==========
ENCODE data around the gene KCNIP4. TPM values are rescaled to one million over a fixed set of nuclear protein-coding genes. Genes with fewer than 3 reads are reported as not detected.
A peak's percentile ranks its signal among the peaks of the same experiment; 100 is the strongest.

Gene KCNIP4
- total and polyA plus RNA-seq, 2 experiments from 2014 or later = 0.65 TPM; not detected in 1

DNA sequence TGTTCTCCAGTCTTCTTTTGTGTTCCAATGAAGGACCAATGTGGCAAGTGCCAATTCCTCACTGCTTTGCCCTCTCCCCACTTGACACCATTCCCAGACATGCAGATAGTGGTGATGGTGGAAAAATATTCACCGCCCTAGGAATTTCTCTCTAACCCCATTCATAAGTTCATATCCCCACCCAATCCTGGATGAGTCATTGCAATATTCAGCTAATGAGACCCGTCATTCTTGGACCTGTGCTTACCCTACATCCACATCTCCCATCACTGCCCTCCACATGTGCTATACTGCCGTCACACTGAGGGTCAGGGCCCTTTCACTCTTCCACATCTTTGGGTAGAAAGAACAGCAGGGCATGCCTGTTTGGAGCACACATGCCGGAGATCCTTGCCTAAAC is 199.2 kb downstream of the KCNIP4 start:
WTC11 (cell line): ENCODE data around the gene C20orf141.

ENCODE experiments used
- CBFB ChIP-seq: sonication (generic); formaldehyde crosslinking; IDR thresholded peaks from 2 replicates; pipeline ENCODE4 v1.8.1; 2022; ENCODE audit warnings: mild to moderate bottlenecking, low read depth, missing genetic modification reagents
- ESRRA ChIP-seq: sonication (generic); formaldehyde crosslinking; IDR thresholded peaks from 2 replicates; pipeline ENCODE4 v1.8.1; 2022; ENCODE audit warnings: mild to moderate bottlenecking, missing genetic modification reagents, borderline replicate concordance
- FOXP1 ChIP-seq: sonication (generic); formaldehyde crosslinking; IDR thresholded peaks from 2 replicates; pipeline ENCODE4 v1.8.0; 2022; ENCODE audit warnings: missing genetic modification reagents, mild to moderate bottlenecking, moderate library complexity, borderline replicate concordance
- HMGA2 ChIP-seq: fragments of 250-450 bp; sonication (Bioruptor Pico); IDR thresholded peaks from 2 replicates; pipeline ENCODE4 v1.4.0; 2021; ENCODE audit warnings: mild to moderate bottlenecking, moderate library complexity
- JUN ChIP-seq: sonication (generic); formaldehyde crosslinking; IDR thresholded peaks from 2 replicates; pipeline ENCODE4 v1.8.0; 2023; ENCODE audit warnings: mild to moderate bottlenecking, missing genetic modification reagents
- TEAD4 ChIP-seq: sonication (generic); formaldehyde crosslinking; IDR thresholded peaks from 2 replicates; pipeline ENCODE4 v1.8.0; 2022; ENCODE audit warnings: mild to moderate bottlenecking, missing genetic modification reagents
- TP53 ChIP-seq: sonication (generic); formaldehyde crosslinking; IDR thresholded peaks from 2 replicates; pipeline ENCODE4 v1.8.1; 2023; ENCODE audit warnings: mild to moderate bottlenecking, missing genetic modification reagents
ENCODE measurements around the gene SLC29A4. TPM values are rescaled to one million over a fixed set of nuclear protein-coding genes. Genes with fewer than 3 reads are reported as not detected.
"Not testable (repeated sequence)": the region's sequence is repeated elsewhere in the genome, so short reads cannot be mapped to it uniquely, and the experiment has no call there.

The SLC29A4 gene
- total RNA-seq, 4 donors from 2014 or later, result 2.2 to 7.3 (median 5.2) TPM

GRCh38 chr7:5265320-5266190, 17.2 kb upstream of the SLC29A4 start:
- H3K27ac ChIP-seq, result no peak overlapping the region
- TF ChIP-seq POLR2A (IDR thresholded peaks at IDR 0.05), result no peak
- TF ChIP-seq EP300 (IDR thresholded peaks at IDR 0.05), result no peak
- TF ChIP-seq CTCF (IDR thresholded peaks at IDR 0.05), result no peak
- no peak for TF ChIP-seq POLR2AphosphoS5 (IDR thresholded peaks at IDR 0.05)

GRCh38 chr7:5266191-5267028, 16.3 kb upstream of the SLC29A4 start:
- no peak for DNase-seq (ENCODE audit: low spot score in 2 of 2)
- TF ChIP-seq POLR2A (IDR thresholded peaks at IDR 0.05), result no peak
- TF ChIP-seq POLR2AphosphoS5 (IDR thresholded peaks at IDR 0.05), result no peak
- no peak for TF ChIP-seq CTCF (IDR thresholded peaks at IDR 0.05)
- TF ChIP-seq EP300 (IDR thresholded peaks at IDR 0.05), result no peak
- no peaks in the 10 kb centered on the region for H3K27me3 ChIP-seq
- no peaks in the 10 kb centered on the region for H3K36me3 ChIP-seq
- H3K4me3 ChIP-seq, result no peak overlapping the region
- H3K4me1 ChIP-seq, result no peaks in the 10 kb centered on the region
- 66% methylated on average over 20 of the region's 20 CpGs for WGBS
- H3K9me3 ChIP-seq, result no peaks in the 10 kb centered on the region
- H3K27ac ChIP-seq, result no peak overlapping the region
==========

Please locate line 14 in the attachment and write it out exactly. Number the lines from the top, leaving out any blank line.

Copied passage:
- TP53 ChIP-seq: sonication (generic); formaldehyde crosslinking; IDR thresholded peaks from 2 replicates; pipeline ENCODE4 v1.8.1; 2023; ENCODE audit warnings: mild to moderate bottlenecking, missing genetic modification reagents